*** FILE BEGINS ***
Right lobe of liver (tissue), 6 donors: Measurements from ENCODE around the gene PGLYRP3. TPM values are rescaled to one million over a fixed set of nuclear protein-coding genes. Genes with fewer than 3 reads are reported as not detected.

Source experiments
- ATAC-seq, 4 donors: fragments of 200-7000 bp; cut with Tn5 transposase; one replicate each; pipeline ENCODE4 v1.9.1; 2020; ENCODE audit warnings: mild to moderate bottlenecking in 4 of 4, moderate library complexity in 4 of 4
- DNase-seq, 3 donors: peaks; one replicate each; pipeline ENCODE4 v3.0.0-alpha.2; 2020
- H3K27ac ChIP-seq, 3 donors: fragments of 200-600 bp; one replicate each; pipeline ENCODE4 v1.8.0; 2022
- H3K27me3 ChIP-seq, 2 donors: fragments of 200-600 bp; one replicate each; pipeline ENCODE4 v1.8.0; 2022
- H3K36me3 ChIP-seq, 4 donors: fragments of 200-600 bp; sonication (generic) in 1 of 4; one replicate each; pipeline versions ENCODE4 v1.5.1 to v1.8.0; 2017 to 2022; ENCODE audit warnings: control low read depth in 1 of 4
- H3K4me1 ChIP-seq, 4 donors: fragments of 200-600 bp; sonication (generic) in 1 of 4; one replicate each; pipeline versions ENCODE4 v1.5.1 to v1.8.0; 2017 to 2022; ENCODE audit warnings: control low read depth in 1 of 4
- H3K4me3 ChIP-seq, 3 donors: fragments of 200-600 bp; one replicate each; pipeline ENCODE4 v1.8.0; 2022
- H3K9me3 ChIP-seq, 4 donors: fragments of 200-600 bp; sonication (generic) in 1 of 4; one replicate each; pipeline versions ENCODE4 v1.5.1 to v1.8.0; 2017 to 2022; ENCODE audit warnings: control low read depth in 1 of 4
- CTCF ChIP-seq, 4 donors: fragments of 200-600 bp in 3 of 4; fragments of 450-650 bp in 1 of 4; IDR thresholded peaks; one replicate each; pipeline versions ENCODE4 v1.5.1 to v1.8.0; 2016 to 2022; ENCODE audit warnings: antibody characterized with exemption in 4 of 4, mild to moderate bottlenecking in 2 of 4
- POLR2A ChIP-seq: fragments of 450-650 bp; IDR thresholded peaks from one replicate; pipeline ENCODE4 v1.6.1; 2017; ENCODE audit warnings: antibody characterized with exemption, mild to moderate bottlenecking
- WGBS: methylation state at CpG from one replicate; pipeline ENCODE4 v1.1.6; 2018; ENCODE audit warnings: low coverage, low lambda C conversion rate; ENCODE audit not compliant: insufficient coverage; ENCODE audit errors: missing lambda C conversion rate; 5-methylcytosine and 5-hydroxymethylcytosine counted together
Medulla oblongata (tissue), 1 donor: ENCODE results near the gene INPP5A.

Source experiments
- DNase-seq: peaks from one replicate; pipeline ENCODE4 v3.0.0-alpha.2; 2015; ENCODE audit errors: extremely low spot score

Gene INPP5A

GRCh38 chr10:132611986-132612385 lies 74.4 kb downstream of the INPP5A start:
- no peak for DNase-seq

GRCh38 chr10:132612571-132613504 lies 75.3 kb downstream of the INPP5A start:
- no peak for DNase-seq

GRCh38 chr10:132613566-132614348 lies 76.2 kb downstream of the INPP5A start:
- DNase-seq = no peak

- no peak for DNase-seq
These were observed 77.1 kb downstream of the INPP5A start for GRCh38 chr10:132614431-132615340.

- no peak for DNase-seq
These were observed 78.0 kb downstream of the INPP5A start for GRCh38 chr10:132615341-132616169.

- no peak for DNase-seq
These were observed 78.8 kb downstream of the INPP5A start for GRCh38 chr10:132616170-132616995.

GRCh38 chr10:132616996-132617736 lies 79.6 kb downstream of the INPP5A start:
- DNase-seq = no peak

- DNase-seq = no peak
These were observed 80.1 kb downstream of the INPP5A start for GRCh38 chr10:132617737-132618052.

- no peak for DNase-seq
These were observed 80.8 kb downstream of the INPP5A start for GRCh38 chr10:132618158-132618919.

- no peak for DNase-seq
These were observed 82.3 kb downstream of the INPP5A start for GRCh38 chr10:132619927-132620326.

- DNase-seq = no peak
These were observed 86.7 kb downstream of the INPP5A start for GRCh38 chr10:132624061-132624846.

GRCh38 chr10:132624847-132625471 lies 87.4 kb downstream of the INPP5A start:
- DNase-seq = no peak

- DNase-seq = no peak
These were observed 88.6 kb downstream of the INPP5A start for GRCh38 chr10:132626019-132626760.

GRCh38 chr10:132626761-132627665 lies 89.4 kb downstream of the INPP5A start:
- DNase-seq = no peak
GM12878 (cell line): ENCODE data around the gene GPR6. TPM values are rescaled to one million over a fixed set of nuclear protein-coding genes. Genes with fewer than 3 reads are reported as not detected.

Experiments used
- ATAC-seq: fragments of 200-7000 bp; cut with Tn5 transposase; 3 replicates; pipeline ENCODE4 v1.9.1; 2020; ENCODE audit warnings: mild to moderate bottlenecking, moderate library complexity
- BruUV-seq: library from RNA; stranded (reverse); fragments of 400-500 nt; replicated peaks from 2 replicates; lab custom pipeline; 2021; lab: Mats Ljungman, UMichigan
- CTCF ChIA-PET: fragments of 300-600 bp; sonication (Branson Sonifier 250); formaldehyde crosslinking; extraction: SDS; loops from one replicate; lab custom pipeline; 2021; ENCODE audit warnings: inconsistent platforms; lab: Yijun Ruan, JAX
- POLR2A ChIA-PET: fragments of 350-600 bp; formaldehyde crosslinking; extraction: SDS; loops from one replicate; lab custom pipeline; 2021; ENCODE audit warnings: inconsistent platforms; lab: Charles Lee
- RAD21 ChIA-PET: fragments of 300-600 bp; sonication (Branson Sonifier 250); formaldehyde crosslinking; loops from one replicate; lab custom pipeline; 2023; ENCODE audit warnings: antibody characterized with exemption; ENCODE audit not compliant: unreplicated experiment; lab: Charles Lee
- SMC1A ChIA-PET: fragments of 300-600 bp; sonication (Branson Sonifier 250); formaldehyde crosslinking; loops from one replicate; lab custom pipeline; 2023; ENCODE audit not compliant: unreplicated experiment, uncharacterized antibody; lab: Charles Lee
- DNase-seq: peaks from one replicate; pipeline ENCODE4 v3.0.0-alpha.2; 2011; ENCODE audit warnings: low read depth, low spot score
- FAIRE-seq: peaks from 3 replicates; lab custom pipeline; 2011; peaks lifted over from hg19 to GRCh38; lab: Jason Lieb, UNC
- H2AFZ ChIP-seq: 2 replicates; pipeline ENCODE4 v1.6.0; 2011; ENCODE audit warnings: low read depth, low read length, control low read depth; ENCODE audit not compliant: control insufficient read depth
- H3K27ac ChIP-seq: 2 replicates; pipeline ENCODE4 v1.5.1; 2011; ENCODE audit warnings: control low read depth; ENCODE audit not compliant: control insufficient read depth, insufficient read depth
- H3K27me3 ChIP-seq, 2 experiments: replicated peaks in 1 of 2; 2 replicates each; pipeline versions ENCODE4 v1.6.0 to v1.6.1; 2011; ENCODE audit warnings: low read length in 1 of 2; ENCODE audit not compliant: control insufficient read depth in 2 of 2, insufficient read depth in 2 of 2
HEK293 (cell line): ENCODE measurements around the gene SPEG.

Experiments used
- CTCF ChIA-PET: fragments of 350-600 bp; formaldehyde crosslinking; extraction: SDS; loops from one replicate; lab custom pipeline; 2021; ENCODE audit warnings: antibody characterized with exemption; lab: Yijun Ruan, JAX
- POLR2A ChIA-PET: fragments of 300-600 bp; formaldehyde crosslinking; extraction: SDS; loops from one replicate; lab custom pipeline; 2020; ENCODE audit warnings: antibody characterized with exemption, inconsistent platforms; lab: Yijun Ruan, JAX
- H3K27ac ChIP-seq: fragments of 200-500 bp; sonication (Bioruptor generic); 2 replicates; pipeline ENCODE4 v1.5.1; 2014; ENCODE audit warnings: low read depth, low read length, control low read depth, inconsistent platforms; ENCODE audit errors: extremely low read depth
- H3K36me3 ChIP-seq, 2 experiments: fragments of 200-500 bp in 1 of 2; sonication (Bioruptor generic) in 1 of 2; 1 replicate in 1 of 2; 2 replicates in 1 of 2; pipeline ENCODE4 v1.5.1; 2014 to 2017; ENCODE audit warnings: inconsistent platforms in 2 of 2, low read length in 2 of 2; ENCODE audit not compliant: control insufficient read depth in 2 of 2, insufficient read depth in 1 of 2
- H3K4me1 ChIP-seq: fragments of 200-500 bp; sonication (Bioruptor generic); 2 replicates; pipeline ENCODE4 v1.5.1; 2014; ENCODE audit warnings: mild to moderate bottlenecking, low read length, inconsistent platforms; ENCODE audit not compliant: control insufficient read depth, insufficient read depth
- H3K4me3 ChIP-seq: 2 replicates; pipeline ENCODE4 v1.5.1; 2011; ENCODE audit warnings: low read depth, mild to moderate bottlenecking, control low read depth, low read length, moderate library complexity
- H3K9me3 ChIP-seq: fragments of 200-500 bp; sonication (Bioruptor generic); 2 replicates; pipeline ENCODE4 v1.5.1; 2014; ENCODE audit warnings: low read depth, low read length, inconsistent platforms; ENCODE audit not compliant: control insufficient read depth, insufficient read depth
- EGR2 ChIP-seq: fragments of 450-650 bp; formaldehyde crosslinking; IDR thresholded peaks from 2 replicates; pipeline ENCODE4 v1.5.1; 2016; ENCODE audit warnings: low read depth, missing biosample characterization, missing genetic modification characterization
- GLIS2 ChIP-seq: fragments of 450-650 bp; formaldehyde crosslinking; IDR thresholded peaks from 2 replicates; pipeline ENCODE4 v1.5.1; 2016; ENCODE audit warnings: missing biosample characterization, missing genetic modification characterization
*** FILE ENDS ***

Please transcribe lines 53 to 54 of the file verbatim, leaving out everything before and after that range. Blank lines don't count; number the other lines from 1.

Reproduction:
- SMC1A ChIA-PET: fragments of 300-600 bp; sonication (Branson Sonifier 250); formaldehyde crosslinking; loops from one replicate; lab custom pipeline; 2023; ENCODE audit not compliant: unreplicated experiment, uncharacterized antibody; lab: Charles Lee
- DNase-seq: peaks from one replicate; pipeline ENCODE4 v3.0.0-alpha.2; 2011; ENCODE audit warnings: low read depth, low spot score